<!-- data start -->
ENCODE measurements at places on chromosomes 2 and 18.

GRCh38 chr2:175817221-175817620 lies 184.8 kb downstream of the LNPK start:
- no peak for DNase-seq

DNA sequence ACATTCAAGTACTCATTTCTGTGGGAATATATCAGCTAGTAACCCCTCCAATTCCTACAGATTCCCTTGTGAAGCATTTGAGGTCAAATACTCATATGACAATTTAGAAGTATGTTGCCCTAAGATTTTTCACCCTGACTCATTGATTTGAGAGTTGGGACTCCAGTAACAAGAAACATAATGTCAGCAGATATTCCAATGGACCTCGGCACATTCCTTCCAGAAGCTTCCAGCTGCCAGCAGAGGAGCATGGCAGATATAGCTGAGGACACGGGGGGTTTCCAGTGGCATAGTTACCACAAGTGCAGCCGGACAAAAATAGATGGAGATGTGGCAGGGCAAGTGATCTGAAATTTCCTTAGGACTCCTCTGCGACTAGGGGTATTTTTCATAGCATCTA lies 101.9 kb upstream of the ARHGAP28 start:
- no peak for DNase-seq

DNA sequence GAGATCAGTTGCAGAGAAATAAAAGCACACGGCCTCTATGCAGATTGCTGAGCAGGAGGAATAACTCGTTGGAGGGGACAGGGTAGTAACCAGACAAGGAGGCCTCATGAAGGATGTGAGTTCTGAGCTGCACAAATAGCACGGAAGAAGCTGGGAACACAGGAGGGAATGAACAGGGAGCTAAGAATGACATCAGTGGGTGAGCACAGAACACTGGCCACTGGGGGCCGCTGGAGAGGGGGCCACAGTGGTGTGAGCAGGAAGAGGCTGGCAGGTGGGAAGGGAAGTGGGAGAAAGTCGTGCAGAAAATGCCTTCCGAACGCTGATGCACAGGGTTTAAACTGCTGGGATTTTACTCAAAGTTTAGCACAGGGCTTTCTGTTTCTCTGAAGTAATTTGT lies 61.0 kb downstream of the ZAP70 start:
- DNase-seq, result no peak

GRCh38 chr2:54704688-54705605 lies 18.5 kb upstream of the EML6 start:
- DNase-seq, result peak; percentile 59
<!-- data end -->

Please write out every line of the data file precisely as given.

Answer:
ENCODE measurements at places on chromosomes 2 and 18.

GRCh38 chr2:175817221-175817620 lies 184.8 kb downstream of the LNPK start:
- no peak for DNase-seq

DNA sequence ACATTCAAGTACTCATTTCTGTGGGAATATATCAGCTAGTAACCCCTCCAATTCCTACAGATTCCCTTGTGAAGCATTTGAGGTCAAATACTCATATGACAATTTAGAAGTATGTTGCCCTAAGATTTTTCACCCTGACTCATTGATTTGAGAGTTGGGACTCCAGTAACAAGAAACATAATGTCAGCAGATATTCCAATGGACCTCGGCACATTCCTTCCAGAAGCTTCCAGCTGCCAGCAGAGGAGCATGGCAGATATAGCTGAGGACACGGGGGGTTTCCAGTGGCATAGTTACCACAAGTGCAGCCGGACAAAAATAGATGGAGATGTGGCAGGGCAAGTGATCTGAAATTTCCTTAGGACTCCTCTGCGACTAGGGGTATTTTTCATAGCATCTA lies 101.9 kb upstream of the ARHGAP28 start:
- no peak for DNase-seq

DNA sequence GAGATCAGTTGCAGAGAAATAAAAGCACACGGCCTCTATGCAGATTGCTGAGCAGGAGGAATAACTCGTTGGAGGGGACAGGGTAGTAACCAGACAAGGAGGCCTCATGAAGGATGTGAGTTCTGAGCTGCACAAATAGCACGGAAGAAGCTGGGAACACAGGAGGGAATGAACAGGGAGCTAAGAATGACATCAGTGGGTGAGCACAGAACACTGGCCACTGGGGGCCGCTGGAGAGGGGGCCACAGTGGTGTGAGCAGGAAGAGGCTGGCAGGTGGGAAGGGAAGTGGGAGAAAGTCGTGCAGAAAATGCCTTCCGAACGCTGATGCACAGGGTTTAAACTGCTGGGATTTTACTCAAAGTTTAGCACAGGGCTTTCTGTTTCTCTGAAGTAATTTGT lies 61.0 kb downstream of the ZAP70 start:
- DNase-seq, result no peak

GRCh38 chr2:54704688-54705605 lies 18.5 kb upstream of the EML6 start:
- DNase-seq, result peak; percentile 59